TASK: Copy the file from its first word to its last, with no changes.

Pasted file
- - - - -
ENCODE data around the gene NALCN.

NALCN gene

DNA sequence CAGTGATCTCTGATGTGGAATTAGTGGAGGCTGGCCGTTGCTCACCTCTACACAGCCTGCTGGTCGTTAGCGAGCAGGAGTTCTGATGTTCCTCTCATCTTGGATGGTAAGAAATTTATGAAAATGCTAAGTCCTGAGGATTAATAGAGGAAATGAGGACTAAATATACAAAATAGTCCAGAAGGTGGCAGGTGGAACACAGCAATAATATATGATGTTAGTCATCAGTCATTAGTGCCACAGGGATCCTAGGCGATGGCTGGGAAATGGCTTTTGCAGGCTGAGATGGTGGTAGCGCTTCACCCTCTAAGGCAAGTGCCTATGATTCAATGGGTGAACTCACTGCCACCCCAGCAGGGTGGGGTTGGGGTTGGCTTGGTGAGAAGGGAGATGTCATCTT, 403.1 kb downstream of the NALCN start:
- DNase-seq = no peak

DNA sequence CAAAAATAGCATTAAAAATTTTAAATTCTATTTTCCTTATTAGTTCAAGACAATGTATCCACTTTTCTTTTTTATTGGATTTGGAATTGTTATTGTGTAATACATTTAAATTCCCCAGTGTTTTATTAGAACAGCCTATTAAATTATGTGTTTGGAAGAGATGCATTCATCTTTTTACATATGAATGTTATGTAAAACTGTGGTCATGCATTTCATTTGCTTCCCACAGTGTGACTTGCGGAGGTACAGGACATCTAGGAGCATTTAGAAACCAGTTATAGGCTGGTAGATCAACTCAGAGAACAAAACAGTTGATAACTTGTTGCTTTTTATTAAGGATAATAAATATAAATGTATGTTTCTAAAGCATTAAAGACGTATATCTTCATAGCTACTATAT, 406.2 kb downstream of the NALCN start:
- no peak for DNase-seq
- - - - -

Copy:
ENCODE data around the gene NALCN.

NALCN gene

DNA sequence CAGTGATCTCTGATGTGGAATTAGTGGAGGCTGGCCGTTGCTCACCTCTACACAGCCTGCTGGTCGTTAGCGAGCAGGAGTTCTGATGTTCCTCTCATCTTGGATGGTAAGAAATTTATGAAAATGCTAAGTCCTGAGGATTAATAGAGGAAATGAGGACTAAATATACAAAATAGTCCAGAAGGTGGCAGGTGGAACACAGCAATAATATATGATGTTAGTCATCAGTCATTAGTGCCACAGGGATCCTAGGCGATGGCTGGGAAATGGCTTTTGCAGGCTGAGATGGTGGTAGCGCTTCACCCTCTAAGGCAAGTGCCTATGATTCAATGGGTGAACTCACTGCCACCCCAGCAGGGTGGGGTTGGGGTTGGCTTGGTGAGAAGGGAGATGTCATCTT, 403.1 kb downstream of the NALCN start:
- DNase-seq = no peak

DNA sequence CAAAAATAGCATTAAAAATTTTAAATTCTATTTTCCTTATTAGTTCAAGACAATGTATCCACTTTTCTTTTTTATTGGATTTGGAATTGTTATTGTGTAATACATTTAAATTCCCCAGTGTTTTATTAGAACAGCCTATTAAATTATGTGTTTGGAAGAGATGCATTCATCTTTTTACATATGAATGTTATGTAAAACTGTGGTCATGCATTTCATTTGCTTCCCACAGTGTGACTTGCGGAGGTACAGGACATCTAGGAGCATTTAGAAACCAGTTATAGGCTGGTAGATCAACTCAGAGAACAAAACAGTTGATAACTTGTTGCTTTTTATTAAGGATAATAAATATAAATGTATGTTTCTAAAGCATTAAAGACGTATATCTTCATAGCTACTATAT, 406.2 kb downstream of the NALCN start:
- no peak for DNase-seq